2. Slot into reverse geat, turn your wheel all the way to the right or left (depending on which way you’re going) and start reversing. Make sure to look behind you and check your rearview and side mirros along the way.
  3. Continue reversing until your car is straight relative to the parking slot. Straighten your wheels and continue reversing until you’ve parked in the slot.  
  4. Rely on your own eyes and ears when reversing. Parking sensors and cameras are great, and so are parking barriers, but your own instincts are still best.
  5. Switch between going forward and reverse to make any necessary adjustments.
  6. As you leave, make sure you have roughly the same amount of space on either side of your car. Parking too close to the line will make it difficult for the car next to you. 
  7. As you leave, make sure to look left and right as you roll forward. Check your side mirror as well on the side you are turning to avoid scraping the car next to you. 
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You can use this handy video as a guide:

How to park in reverse (parallel)

  1. Drive past the empty slot you wish to park into. Align your side mirror with that of the car in front.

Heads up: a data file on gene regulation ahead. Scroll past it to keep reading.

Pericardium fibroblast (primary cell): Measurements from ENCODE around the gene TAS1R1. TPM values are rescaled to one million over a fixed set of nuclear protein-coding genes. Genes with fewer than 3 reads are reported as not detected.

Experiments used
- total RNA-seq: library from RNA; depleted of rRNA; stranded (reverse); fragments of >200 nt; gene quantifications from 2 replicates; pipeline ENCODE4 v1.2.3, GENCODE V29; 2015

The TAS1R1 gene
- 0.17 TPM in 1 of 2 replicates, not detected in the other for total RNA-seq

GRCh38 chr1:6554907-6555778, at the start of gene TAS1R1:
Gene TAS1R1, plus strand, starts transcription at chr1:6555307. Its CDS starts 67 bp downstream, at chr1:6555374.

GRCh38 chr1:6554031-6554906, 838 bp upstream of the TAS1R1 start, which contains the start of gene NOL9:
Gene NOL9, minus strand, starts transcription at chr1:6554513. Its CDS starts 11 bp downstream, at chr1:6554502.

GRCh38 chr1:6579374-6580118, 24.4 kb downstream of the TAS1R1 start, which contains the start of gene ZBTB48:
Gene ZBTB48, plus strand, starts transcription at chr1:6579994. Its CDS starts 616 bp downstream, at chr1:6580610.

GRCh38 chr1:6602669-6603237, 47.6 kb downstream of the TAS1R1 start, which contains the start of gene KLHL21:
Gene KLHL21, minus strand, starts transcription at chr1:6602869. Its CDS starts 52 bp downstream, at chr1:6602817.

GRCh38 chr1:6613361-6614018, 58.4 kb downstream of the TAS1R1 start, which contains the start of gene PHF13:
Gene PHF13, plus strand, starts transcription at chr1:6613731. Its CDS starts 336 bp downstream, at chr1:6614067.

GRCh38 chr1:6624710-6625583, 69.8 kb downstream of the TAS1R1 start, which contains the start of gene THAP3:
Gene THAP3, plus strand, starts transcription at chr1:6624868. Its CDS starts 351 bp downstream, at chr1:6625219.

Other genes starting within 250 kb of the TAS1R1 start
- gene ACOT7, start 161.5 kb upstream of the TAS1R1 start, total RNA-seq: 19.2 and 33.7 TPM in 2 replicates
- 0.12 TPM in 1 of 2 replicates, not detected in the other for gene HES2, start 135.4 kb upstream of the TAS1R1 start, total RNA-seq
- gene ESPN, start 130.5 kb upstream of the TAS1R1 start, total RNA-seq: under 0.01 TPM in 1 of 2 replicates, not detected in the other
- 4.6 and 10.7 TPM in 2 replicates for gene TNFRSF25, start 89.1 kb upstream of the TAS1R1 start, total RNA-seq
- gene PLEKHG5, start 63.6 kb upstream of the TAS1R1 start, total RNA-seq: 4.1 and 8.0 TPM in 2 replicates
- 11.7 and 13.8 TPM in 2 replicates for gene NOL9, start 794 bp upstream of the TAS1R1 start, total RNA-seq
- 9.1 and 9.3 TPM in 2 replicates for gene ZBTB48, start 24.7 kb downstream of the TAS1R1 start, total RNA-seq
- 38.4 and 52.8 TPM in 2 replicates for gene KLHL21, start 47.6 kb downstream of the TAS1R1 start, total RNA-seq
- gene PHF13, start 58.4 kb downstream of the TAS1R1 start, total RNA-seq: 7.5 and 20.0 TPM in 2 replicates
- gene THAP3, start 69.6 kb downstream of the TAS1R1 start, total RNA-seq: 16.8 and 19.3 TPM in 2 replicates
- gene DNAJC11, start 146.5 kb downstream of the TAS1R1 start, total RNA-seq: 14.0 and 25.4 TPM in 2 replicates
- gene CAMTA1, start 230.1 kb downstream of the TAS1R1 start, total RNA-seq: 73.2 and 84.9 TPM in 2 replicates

2. Turn the steering wheel to the right for one full turn and start reversing.
  3. Continue reversing until the car’s plate number in front is aligned with the middle of your passenger-side window. If the other car is a bit longer, align towards the right of your window. If it’s smaller, adjust the alignment to the left. All the while, check your side mirror to ensure your rear right tire isn’t too close to the curb. 
  4. Once aligned, turn the steering wheel completely to the left and continue reversing until the car is straight. Once the car is completely inside the slot, alternate going forward and reverse to make any necessary adjustments.
  5. Make sure you check your driver’s side mirror for any oncoming cars or pedestrians before exiting the vehicle.
  6. Also make sure that you have ample room in front and behind you. This is so it’s easier for you and the other cars to exit later.
  7. When you’re ready to leave your parallel parking slot, reverse until you have enough room in front to maneuver. Check your side and rearview mirror for safety.
  8. Turn the wheel to the left, then continue forward to exit. Check your car’s front right quarter to ensure you don’t accidentally bump the car in front. 
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So there you have it. Remember, parking is not a race. Don’t be afraid to take as much time as you need to get it right. Forget the other cars if they happen to get impatient. What’s more important anyway, the other cars honking their horns or the possibility of you hitting your own car and maybe another one because you felt pressured to move faster? With enough practice, you’ll be able to park going backward with confidence. Drive safe. 

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PHOTO: Jason Tulio